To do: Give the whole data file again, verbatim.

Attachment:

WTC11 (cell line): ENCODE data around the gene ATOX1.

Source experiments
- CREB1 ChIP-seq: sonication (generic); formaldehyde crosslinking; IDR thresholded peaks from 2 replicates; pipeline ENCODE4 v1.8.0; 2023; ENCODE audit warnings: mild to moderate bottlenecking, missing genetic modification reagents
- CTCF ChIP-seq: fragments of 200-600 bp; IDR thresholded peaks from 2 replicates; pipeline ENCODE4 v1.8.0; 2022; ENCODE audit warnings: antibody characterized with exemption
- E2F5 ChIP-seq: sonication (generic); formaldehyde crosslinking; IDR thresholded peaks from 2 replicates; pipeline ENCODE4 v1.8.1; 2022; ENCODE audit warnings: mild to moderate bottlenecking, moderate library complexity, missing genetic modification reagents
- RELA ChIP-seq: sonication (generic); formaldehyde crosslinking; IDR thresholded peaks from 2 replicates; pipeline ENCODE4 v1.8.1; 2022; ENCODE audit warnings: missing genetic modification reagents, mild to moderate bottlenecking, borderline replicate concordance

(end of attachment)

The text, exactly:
WTC11 (cell line): ENCODE data around the gene ATOX1.

Source experiments
- CREB1 ChIP-seq: sonication (generic); formaldehyde crosslinking; IDR thresholded peaks from 2 replicates; pipeline ENCODE4 v1.8.0; 2023; ENCODE audit warnings: mild to moderate bottlenecking, missing genetic modification reagents
- CTCF ChIP-seq: fragments of 200-600 bp; IDR thresholded peaks from 2 replicates; pipeline ENCODE4 v1.8.0; 2022; ENCODE audit warnings: antibody characterized with exemption
- E2F5 ChIP-seq: sonication (generic); formaldehyde crosslinking; IDR thresholded peaks from 2 replicates; pipeline ENCODE4 v1.8.1; 2022; ENCODE audit warnings: mild to moderate bottlenecking, moderate library complexity, missing genetic modification reagents
- RELA ChIP-seq: sonication (generic); formaldehyde crosslinking; IDR thresholded peaks from 2 replicates; pipeline ENCODE4 v1.8.1; 2022; ENCODE audit warnings: missing genetic modification reagents, mild to moderate bottlenecking, borderline replicate concordance